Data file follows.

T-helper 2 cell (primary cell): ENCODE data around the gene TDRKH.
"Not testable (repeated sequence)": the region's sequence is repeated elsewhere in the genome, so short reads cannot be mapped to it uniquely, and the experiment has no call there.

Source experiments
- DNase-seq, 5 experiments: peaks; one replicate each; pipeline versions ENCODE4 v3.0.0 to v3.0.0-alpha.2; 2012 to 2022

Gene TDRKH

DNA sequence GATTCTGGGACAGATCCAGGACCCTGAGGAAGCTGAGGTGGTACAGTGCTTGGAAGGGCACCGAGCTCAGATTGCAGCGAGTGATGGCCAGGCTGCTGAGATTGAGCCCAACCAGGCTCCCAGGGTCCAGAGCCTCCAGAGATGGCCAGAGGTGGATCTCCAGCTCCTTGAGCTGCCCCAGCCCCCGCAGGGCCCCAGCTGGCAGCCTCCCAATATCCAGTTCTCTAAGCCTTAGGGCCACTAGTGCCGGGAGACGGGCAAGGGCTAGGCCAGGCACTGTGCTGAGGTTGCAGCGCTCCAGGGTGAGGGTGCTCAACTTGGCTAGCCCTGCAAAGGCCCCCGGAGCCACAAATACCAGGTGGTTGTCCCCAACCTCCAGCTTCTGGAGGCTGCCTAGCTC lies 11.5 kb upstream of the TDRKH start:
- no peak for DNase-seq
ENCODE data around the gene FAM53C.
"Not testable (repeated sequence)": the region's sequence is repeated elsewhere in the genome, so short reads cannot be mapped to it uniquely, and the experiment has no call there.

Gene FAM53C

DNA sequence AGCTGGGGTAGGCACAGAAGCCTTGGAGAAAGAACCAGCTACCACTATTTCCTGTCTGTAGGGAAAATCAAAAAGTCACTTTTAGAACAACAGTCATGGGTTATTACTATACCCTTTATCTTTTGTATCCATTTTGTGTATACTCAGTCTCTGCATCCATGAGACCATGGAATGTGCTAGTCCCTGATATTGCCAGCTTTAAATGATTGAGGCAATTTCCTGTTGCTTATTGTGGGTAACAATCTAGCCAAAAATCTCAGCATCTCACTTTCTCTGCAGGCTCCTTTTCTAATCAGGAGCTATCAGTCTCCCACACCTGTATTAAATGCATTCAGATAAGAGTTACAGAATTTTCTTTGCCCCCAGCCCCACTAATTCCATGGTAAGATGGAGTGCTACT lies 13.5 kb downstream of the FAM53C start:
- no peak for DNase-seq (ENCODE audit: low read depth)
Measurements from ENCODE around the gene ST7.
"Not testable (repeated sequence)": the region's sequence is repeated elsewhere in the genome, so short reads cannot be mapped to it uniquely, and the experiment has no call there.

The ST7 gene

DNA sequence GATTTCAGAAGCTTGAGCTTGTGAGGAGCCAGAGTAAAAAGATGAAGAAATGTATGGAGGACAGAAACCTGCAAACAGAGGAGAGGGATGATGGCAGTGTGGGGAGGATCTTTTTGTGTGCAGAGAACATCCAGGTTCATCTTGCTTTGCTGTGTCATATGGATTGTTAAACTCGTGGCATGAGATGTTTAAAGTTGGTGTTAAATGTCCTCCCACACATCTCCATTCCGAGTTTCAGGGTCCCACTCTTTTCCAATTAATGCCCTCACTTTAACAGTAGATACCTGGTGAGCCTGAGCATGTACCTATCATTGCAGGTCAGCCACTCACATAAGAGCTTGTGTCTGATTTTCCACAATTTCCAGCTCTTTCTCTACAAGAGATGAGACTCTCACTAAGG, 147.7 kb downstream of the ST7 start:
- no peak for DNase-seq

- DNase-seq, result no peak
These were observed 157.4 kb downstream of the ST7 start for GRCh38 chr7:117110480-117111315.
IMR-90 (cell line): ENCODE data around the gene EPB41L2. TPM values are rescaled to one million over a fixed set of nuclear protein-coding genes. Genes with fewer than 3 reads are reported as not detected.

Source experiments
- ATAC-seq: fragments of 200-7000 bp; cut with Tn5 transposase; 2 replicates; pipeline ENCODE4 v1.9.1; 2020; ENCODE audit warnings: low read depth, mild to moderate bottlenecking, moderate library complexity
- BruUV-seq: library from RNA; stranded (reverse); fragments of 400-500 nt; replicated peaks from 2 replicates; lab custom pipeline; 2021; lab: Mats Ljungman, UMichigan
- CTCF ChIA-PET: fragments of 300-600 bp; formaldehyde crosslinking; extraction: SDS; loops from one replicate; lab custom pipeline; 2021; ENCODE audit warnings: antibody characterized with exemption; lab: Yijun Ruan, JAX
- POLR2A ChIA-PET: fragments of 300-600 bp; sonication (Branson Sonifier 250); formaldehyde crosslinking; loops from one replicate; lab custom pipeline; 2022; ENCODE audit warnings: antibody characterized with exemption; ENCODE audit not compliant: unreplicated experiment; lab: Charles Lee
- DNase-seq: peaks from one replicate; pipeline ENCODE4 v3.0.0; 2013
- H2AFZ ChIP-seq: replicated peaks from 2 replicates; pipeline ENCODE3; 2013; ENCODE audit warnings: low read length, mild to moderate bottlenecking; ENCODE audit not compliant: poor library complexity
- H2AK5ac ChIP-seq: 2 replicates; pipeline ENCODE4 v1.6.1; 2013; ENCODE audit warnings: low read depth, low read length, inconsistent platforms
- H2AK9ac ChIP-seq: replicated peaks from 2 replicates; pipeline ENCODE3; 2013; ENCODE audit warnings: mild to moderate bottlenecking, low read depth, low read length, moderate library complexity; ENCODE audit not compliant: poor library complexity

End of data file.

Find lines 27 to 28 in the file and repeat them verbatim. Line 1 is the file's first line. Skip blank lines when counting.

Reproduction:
- H2AFZ ChIP-seq: replicated peaks from 2 replicates; pipeline ENCODE3; 2013; ENCODE audit warnings: low read length, mild to moderate bottlenecking; ENCODE audit not compliant: poor library complexity
- H2AK5ac ChIP-seq: 2 replicates; pipeline ENCODE4 v1.6.1; 2013; ENCODE audit warnings: low read depth, low read length, inconsistent platforms